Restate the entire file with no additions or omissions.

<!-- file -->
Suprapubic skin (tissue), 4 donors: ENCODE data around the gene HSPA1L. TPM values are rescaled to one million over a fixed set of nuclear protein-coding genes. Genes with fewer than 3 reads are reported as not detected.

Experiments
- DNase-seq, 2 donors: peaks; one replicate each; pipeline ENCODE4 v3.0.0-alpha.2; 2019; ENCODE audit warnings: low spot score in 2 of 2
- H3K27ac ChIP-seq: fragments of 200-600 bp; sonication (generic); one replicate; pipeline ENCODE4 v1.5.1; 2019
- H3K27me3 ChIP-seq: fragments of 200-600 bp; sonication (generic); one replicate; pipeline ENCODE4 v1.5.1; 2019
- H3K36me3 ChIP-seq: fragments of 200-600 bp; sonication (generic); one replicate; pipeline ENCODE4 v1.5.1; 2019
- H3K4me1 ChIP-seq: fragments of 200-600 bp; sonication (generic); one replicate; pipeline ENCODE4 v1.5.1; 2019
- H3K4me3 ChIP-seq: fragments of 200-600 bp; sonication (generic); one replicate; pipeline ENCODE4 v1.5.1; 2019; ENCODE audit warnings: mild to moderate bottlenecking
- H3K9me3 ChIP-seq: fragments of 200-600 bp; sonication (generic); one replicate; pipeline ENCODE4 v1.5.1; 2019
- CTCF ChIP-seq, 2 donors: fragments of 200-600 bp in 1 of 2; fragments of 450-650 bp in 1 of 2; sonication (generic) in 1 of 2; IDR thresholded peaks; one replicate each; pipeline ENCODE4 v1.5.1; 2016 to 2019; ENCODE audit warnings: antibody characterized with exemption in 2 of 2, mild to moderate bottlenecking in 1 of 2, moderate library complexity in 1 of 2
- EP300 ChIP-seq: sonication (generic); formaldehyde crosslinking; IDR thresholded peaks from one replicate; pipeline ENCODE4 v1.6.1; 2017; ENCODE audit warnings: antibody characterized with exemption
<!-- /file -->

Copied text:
Suprapubic skin (tissue), 4 donors: ENCODE data around the gene HSPA1L. TPM values are rescaled to one million over a fixed set of nuclear protein-coding genes. Genes with fewer than 3 reads are reported as not detected.

Experiments
- DNase-seq, 2 donors: peaks; one replicate each; pipeline ENCODE4 v3.0.0-alpha.2; 2019; ENCODE audit warnings: low spot score in 2 of 2
- H3K27ac ChIP-seq: fragments of 200-600 bp; sonication (generic); one replicate; pipeline ENCODE4 v1.5.1; 2019
- H3K27me3 ChIP-seq: fragments of 200-600 bp; sonication (generic); one replicate; pipeline ENCODE4 v1.5.1; 2019
- H3K36me3 ChIP-seq: fragments of 200-600 bp; sonication (generic); one replicate; pipeline ENCODE4 v1.5.1; 2019
- H3K4me1 ChIP-seq: fragments of 200-600 bp; sonication (generic); one replicate; pipeline ENCODE4 v1.5.1; 2019
- H3K4me3 ChIP-seq: fragments of 200-600 bp; sonication (generic); one replicate; pipeline ENCODE4 v1.5.1; 2019; ENCODE audit warnings: mild to moderate bottlenecking
- H3K9me3 ChIP-seq: fragments of 200-600 bp; sonication (generic); one replicate; pipeline ENCODE4 v1.5.1; 2019
- CTCF ChIP-seq, 2 donors: fragments of 200-600 bp in 1 of 2; fragments of 450-650 bp in 1 of 2; sonication (generic) in 1 of 2; IDR thresholded peaks; one replicate each; pipeline ENCODE4 v1.5.1; 2016 to 2019; ENCODE audit warnings: antibody characterized with exemption in 2 of 2, mild to moderate bottlenecking in 1 of 2, moderate library complexity in 1 of 2
- EP300 ChIP-seq: sonication (generic); formaldehyde crosslinking; IDR thresholded peaks from one replicate; pipeline ENCODE4 v1.6.1; 2017; ENCODE audit warnings: antibody characterized with exemption